A Wrestling Match Over the Resurrection

Chris Gehrz thinks a belief in the resurrection will produce activist evangelicals (maybe even social justice types):

What would happen if evangelicals let the reality of the resurrection penetrate into our hearts and give us the vitality and power of Christ’s victory over death?

First, it would cause us to value life all the more. Yet many “pro-life” evangelicals seem to care little when their preferred presidential administration closes this country to those seeking refuge from war and gang violence. Or when it ignores the deaths of thousands of Americans in Puerto Rico. Or when it leaves unaddressed (or worsens) problems with health care, drug abuse, poverty, and climate change that threaten the lives of millions.

Second, a living orthodoxy of resurrection would leave us evangelicals more hopeful and less fearful. Instead, as I observed in our book, “The same people who argue most strenuously for the historicity of the resurrection can seem the least likely to live as if Jesus Christ has actually conquered the grave.”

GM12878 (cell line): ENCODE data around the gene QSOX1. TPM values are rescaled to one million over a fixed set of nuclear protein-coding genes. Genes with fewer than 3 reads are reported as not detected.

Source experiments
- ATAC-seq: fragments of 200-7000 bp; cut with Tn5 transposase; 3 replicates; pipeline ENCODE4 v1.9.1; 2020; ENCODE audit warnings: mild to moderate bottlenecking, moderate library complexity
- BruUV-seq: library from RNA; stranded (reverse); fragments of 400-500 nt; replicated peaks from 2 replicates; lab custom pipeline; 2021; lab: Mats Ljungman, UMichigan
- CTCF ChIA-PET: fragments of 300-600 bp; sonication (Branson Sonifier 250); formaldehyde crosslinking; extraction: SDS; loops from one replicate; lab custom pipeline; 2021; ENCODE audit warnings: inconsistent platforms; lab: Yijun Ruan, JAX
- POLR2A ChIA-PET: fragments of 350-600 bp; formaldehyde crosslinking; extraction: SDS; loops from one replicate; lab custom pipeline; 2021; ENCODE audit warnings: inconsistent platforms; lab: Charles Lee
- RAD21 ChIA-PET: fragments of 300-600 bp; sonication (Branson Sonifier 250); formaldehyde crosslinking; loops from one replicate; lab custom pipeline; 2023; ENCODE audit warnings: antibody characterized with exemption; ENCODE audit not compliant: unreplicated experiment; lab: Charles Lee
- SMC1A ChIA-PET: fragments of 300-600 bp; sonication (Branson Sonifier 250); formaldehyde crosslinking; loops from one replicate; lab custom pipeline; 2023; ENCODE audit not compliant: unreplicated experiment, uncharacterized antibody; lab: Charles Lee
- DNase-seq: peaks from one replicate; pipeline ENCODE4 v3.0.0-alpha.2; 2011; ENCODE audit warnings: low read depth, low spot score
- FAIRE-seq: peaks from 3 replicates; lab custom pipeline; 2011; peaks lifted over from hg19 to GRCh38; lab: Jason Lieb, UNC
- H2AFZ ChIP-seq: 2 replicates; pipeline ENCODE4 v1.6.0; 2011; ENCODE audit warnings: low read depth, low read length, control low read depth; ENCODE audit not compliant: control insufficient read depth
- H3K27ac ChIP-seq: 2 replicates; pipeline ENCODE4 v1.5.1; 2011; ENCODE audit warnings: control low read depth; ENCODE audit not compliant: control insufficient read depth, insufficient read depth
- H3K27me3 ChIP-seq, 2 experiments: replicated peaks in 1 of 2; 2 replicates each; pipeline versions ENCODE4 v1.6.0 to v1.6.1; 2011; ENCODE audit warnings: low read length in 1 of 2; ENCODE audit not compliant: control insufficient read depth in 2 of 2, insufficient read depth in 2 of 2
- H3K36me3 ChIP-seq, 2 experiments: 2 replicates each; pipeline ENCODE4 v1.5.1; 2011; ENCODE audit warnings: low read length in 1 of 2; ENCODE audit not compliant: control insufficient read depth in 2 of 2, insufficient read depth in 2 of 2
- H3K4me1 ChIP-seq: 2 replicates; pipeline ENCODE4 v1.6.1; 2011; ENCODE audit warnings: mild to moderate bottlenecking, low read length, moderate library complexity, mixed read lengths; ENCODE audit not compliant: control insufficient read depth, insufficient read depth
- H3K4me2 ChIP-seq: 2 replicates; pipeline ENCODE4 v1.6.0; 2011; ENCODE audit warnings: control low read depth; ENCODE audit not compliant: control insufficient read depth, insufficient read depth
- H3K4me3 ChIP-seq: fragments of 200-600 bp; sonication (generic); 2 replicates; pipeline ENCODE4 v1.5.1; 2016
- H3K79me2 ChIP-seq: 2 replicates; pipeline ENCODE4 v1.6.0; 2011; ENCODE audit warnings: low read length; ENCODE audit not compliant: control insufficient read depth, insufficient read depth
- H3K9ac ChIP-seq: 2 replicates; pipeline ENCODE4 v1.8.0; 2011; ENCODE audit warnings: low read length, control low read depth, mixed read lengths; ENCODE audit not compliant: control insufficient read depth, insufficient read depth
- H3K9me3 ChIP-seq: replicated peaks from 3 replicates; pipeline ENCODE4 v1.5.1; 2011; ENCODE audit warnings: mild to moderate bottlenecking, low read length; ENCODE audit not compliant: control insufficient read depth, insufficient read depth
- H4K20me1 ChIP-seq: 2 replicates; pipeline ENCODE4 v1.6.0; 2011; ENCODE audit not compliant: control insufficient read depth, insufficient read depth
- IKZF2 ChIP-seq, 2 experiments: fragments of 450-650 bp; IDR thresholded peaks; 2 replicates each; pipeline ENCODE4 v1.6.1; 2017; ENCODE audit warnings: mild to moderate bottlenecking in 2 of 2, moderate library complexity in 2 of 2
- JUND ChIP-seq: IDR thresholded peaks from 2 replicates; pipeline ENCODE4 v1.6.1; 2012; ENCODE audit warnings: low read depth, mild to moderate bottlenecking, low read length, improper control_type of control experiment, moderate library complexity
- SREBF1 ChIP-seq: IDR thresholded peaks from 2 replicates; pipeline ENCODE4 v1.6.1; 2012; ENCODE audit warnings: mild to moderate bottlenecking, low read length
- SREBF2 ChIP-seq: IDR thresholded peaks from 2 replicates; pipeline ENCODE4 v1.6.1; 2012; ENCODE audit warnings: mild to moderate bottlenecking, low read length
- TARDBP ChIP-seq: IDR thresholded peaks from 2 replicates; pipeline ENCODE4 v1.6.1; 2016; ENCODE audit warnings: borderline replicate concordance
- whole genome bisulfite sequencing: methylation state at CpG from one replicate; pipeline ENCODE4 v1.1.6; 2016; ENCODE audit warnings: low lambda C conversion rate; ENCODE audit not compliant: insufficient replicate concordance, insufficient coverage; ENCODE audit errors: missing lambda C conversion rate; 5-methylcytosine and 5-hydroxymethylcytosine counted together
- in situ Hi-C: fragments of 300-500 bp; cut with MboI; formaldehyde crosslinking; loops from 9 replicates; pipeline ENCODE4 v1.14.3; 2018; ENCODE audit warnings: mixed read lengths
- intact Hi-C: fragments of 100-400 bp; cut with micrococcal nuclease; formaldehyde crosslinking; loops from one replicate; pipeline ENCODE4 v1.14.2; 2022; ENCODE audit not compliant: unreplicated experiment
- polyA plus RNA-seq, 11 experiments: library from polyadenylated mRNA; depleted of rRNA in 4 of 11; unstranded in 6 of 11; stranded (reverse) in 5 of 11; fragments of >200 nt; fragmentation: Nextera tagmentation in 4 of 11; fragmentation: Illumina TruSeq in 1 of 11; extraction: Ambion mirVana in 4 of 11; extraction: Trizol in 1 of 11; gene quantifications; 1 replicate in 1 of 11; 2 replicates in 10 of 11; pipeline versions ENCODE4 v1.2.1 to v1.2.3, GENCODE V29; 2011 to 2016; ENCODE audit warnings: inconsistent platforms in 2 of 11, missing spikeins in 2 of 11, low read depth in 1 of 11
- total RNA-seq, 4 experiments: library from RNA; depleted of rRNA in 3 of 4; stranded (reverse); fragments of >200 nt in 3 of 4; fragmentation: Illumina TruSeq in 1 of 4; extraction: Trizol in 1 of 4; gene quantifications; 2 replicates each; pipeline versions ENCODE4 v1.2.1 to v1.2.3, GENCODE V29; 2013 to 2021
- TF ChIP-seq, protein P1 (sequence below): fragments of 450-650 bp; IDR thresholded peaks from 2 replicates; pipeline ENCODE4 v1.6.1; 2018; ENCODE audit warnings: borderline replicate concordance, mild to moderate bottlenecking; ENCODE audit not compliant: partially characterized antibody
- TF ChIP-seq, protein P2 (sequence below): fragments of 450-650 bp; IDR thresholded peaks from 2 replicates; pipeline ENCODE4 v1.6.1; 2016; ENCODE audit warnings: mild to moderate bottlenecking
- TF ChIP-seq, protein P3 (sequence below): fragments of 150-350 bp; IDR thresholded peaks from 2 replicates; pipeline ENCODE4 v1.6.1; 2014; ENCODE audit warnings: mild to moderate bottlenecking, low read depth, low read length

The resurrection as the basis for social policy and legislation — I have not seen that one before. But Gehrz thinks this corresponds with what Paul says in 1 Cor 15:58: “Therefore, my beloved brothers, be steadfast, immovable, always abounding in the work of the Lord, knowing that in the Lord your labor is not in vain.”

That is not the way I typically think about the resurrection, especially after what Paul writes just before that verse:

… flesh and blood cannot inherit the kingdom of God, nor does the perishable inherit the imperishable. 51 Behold! I tell you a mystery. We shall not all sleep, but we shall all be changed, 52 in a moment, in the twinkling of an eye, at the last trumpet. For the trumpet will sound, and the dead will be raised imperishable, and we shall be changed. 53 For this perishable body must put on the imperishable, and this mortal body must put on immortality. 54 When the perishable puts on the imperishable, and the mortal puts on immortality, then shall come to pass the saying that is written:

“Death is swallowed up in victory.”
55 “O death, where is your victory?
O death, where is your sting?”